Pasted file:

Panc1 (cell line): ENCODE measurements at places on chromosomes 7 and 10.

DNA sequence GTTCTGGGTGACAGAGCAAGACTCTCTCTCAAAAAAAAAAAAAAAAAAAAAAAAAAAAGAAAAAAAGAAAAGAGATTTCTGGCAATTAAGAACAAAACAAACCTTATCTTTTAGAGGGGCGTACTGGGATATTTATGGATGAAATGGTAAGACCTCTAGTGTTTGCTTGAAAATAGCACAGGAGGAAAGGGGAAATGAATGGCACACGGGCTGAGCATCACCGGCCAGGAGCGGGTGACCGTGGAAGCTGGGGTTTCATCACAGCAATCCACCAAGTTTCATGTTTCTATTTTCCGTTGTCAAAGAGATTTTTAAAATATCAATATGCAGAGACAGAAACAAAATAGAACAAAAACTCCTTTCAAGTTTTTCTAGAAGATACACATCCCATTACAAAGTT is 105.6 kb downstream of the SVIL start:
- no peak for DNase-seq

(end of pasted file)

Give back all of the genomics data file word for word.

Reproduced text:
Panc1 (cell line): ENCODE measurements at places on chromosomes 7 and 10.

DNA sequence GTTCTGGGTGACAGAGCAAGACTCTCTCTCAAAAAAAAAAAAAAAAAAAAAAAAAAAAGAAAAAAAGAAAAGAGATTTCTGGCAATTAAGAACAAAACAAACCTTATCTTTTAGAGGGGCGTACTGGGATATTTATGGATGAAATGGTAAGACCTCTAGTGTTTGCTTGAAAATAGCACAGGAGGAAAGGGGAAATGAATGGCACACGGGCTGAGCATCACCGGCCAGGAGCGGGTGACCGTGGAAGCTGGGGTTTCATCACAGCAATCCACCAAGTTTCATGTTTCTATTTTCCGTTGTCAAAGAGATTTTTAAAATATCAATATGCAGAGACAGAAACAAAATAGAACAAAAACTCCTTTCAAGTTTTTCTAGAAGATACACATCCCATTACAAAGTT is 105.6 kb downstream of the SVIL start:
- no peak for DNase-seq